Transient transformation of plant tissue
Pollen was harvested at anthesis and was germinated on 1 × PGM supplemented with 0.3% (w/v) agar (Duchefa, Haarlem, The Netherlands). Bulbs of Allium fistulosum L. or Allium cepa L. were sliced into quarters, innermost peels were removed and the inner sides of the quarters were used for biolistic transformation.
3 μg of plasmid DNA were precipitated on 1.25 mg/25 μl gold particles (0.3 – 3.0 μm Chempur, Karlsruhe, Germany), by adding 10 μL 0.1 M spermidine and 25 μL 2.5 M CaCl2. The precipitated DNA was washed once with ethanol and resuspended in 65 μL ethanol. 10 μl of this solution was spread on the macrocarrier for each bombardment. Biolistic transformation was performed with a particle gun, PDS-1000/He (Bio-Rad, Munich, Germany) as described previously . A partial vacuum of 98 kPa and a gas pressure of either 10.7 MPa (1550 psi) for pollen or 7.6 MPa (1100 psi) for onion epidermis was used for bombardment. Fluorescence microscopy of GFP expressing pollen or onion cells was carried out after over night incubation at 20°C using a fluorescence microscope (Axioskop, Zeiss, Germany) equipped with a HBO 50 UV lamp using a filter set (excitation BP450-490 nm, FT 510 chromatic beam splitter, and emission LP 520 nm). Digital image capturing was performed as described for aniline blue staining.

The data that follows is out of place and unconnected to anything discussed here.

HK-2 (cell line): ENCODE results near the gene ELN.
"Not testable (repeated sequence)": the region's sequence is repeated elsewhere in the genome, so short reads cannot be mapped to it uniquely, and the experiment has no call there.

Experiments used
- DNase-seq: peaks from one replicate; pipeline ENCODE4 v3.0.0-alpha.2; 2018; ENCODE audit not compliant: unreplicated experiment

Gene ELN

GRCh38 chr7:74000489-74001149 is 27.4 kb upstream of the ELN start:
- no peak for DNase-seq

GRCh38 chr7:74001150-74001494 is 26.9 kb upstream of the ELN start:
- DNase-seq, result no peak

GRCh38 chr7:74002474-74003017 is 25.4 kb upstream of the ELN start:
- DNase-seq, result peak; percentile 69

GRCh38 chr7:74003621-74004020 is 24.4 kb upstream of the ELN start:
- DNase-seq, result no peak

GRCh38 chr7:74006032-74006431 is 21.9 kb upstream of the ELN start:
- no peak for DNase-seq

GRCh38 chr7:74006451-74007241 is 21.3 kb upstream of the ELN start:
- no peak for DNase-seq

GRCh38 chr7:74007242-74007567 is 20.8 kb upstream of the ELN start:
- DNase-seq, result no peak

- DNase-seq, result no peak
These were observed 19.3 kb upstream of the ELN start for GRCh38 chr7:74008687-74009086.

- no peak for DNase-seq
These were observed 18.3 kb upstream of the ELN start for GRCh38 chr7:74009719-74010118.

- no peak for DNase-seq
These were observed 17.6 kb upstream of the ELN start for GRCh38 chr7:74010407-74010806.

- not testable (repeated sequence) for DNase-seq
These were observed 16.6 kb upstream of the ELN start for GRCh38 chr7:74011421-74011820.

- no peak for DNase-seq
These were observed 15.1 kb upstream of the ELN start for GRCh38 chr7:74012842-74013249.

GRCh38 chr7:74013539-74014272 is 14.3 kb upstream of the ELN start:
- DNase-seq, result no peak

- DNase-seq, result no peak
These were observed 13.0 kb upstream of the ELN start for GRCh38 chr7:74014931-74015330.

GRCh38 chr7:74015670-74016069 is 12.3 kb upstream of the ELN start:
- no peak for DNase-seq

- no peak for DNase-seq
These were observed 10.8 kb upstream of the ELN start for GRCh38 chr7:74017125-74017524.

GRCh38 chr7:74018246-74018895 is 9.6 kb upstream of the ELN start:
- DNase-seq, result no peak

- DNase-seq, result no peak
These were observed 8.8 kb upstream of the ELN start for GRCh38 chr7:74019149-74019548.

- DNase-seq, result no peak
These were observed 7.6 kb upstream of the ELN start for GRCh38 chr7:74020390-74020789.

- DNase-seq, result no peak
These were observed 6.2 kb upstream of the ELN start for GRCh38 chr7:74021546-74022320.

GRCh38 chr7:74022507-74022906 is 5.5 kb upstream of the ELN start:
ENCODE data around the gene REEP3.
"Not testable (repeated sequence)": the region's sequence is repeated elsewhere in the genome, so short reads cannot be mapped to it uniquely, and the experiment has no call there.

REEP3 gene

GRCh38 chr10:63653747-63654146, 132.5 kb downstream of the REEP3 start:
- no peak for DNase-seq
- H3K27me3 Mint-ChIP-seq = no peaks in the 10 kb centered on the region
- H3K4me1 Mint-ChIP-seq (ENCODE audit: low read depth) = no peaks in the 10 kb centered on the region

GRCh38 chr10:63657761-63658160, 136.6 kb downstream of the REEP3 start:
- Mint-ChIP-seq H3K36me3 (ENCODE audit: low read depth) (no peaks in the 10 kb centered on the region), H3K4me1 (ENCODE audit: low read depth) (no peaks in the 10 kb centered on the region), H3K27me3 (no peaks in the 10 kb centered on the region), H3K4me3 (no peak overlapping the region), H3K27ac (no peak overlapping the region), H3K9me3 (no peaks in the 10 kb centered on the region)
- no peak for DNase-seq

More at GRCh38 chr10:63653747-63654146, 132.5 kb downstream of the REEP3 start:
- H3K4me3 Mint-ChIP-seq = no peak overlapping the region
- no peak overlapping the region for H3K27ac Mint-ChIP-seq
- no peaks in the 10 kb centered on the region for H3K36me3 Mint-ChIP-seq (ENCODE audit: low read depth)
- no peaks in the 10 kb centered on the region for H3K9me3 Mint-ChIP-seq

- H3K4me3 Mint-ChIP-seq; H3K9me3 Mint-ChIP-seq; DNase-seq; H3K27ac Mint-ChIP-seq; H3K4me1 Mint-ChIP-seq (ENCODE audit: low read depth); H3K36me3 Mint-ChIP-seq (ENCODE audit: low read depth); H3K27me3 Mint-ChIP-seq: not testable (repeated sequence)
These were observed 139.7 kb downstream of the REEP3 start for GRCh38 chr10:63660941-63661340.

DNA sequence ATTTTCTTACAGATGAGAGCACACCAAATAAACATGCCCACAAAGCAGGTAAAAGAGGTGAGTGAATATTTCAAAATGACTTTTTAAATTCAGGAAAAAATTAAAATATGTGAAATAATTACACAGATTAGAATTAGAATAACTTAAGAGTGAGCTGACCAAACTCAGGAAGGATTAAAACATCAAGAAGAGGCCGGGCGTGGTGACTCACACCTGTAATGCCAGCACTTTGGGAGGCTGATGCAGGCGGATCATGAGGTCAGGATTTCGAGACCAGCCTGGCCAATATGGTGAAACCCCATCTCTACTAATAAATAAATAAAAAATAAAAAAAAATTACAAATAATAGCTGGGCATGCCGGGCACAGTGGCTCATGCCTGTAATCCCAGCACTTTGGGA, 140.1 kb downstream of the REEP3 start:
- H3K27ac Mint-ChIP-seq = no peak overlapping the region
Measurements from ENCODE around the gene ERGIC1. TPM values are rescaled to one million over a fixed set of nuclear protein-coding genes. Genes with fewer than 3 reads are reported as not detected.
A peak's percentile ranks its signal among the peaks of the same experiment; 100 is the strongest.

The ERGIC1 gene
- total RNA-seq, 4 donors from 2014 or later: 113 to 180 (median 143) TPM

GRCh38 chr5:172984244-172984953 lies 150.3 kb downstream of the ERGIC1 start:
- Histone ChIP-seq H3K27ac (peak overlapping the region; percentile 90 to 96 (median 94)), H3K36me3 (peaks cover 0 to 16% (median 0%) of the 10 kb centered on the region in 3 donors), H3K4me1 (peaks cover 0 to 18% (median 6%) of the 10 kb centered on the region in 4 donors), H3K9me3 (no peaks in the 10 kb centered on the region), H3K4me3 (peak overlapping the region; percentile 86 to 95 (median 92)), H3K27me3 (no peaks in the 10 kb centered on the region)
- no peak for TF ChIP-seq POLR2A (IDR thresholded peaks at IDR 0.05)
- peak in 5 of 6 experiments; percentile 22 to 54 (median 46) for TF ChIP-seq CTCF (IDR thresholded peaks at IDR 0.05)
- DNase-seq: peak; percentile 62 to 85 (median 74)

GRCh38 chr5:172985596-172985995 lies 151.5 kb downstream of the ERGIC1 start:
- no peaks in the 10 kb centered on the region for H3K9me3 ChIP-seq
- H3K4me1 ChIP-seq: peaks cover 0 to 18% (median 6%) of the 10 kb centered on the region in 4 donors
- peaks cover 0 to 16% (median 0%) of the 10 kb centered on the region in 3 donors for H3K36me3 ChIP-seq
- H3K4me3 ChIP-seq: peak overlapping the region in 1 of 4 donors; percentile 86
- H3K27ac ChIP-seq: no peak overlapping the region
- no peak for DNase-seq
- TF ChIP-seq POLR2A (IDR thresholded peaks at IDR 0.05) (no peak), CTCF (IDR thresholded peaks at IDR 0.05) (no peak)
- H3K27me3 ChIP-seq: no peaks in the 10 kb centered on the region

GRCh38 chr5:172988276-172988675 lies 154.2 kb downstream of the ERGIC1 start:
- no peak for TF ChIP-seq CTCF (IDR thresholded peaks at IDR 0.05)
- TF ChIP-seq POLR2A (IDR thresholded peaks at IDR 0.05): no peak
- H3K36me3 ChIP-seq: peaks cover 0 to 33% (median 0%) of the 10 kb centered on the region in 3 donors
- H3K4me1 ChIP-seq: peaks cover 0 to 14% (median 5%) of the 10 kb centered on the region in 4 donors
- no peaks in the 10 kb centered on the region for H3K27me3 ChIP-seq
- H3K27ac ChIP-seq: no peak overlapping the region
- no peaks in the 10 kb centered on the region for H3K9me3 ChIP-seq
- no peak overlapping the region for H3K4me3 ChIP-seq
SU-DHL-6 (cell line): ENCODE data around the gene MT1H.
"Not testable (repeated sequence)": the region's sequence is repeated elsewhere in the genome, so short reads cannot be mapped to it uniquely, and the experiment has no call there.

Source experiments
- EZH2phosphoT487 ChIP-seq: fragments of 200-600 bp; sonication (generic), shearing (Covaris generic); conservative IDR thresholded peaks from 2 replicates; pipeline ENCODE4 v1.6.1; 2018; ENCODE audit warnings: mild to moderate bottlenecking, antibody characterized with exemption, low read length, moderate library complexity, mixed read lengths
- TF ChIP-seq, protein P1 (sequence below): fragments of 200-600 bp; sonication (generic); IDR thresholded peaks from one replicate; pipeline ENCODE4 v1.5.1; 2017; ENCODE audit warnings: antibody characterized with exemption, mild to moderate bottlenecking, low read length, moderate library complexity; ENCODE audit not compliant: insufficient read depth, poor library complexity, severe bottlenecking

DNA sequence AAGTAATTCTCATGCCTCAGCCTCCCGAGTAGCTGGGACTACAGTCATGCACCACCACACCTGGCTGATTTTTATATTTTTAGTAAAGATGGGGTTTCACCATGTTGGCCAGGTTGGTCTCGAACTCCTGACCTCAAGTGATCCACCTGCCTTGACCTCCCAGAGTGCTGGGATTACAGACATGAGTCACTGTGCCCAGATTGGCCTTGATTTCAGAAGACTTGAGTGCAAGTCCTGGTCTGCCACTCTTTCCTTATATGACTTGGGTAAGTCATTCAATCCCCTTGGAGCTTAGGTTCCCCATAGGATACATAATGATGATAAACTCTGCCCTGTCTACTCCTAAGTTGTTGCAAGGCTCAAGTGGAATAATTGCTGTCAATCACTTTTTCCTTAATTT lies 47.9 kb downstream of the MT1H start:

Regeneration of transgenic lines
Transgenic maize lines were regenerated from biolistically transformed embryogenic calli of a cross between A188 × H99 as described previously . For selection of transgenic lines a 35S:pat construct expressing the phosphinothricin acetyltransferase was co-transformed. pat gene expression in segregating seedlings was monitored by spraying with aqueous solution of 250 mg/l phosphinothricin and 0.1% (v/v) Tween® 20.
We are deeply indebted to G. Martin (Boyce Thompson Institute for Plant Research, Ithaca NY) for providing the MBP-SlPto and GST-SlPti1 clones. We also thank K. Müller and C. Paul for their excellent technical assistance in generation and analyses of the transgenic plants. We are thankful to F. Maier (University of Hamburg) for providing the Fusarium graminearum infected maize cobs and to C. Voigt (University of Hamburg) for his help with callose assays. We thank H. Quader (University of Hamburg) for fruitful discussions. We also thank J. Kim (ZMNH Hamburg) for critically reading of the manuscript. All funding for the study and for the manuscript preparation was taken over by the Department of Biology, University Hamburg, Germany.